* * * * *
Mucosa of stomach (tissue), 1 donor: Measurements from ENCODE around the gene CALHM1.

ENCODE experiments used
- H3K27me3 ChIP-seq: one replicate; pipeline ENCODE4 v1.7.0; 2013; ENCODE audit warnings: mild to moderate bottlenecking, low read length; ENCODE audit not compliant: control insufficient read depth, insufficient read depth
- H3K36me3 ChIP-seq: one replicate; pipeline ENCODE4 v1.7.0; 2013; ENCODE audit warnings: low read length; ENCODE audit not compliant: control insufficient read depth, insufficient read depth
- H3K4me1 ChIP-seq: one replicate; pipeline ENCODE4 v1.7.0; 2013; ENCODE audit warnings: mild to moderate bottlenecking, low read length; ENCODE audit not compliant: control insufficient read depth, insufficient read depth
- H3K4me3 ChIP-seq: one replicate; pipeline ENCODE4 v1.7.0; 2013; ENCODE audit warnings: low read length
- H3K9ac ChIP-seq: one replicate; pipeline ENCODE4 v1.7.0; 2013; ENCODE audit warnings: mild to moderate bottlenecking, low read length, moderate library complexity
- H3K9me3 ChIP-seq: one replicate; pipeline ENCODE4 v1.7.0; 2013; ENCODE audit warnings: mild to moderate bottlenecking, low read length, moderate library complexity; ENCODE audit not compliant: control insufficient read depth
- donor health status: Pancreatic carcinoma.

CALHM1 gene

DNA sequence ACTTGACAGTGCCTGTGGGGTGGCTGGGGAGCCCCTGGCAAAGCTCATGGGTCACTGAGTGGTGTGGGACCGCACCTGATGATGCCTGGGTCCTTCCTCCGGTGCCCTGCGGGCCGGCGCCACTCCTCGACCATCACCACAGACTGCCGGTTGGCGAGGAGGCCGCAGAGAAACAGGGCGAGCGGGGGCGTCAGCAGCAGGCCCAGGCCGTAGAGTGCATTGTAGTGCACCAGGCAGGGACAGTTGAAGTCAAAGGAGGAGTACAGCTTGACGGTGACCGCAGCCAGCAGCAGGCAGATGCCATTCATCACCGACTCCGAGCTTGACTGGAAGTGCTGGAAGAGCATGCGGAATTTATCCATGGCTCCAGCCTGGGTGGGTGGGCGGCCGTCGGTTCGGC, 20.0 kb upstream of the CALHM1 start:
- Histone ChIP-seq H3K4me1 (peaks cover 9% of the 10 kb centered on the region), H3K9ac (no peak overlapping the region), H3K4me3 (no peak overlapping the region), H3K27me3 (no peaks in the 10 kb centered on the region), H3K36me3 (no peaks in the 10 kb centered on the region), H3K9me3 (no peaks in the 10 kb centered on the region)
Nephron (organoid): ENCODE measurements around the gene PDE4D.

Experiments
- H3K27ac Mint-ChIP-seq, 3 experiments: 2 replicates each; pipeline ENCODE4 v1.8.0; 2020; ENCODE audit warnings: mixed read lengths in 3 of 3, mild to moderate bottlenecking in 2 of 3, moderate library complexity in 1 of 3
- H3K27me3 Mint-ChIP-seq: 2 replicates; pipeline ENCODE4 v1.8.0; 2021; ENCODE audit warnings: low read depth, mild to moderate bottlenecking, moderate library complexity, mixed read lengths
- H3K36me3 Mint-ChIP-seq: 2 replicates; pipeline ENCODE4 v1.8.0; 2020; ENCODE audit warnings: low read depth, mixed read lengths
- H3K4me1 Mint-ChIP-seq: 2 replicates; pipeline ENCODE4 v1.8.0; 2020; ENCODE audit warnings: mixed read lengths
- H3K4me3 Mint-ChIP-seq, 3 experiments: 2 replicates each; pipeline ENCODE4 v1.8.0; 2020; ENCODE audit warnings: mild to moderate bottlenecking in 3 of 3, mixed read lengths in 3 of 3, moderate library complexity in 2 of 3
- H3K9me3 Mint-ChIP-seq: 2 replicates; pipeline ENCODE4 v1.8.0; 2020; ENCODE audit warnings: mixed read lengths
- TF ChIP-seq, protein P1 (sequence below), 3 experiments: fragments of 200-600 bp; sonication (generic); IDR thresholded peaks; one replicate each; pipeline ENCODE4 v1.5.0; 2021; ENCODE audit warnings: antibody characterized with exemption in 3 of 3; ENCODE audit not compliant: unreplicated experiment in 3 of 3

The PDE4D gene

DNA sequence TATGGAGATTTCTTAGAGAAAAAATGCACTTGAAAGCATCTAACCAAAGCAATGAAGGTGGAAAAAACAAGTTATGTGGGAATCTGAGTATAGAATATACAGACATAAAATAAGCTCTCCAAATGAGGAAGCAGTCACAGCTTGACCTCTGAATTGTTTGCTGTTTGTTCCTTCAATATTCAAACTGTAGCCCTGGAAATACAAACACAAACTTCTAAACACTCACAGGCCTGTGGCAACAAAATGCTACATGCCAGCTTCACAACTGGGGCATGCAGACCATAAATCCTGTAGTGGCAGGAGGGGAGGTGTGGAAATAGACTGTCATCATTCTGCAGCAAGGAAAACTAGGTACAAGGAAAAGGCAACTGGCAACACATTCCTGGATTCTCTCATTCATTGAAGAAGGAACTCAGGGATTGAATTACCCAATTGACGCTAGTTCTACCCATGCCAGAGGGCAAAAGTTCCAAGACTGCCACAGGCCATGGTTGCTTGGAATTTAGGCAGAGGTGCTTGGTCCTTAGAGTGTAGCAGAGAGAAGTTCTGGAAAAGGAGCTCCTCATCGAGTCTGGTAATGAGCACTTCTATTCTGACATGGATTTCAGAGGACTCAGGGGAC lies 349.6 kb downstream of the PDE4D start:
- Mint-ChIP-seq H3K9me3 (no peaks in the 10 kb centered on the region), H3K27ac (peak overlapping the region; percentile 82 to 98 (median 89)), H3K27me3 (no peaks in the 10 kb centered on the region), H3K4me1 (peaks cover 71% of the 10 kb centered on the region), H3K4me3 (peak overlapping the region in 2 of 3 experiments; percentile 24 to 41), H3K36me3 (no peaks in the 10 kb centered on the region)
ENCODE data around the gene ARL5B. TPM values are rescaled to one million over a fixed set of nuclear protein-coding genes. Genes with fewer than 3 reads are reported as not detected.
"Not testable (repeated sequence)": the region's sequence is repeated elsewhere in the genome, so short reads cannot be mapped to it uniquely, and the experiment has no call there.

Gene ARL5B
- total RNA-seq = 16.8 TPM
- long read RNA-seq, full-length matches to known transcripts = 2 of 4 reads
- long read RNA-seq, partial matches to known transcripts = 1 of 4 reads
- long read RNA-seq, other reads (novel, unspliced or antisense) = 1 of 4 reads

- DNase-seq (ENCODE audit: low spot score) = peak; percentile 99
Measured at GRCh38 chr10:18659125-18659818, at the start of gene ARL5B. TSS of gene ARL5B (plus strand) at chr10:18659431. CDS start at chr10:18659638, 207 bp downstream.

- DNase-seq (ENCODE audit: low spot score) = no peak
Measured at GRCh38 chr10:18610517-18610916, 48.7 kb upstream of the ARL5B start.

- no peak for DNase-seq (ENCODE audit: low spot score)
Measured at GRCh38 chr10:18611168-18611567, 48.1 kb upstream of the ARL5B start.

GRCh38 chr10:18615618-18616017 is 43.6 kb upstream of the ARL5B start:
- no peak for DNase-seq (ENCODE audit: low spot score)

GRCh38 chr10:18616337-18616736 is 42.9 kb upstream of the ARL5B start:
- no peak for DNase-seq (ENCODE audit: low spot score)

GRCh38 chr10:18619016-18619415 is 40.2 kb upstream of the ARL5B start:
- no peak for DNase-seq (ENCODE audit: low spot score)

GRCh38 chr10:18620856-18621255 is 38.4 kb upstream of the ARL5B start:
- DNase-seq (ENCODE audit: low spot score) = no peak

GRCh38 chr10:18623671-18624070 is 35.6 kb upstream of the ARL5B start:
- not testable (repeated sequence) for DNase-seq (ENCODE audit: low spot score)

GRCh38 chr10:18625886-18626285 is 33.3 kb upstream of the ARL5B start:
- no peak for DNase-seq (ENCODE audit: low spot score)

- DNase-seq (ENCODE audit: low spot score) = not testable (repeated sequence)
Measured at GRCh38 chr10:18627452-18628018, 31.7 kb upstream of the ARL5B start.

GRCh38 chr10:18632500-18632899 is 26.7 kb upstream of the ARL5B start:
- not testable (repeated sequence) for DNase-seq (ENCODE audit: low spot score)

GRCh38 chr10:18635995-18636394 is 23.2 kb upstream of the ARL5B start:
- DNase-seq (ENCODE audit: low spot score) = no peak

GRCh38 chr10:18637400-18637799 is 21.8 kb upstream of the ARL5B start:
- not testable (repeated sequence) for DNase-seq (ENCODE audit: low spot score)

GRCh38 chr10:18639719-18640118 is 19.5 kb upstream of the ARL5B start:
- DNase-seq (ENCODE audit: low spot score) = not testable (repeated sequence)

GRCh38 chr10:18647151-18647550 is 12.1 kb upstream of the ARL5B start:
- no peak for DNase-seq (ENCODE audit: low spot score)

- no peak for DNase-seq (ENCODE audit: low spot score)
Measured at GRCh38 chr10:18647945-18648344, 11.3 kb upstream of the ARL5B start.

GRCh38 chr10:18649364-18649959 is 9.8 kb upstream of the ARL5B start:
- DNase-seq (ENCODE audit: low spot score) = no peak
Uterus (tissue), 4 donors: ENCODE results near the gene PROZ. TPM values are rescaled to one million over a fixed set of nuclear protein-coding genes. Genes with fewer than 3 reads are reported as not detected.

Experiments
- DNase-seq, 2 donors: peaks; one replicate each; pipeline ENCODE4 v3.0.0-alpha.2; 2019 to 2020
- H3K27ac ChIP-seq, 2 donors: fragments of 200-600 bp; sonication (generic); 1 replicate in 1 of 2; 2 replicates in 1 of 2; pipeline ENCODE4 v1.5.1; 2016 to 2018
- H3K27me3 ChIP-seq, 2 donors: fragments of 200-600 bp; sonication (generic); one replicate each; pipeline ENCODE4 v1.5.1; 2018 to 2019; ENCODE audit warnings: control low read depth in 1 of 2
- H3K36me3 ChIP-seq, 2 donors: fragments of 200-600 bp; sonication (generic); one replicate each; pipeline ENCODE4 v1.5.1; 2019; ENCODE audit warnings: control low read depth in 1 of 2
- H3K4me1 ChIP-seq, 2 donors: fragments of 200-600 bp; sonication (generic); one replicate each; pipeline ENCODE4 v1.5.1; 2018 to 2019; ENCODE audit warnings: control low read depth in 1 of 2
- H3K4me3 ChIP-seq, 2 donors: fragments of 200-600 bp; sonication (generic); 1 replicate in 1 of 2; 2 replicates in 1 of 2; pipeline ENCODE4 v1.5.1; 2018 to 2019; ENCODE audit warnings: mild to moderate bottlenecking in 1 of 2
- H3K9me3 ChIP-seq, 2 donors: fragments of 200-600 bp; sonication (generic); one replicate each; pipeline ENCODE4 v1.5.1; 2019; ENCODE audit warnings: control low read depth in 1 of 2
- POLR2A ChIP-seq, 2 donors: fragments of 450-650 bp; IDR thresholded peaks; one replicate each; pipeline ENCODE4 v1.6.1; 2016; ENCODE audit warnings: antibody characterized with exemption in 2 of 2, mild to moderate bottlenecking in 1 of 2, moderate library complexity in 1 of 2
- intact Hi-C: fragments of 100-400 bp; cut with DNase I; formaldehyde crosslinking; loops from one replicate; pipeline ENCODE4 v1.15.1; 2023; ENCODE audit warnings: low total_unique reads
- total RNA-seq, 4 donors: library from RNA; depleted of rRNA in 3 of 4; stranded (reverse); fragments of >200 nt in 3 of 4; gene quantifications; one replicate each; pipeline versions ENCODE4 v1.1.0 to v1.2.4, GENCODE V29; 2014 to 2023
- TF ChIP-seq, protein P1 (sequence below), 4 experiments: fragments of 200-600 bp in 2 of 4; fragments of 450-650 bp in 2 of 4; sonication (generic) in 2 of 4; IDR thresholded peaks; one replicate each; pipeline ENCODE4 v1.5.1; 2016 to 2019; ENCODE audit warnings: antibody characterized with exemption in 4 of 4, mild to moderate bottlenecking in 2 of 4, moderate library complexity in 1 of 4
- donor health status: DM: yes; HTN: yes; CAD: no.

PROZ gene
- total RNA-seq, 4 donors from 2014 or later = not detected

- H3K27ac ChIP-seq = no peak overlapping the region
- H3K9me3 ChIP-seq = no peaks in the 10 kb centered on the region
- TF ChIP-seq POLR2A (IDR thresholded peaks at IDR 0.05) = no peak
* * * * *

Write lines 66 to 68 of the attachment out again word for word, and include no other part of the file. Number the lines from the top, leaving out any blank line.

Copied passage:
Uterus (tissue), 4 donors: ENCODE results near the gene PROZ. TPM values are rescaled to one million over a fixed set of nuclear protein-coding genes. Genes with fewer than 3 reads are reported as not detected.

Experiments
- DNase-seq, 2 donors: peaks; one replicate each; pipeline ENCODE4 v3.0.0-alpha.2; 2019 to 2020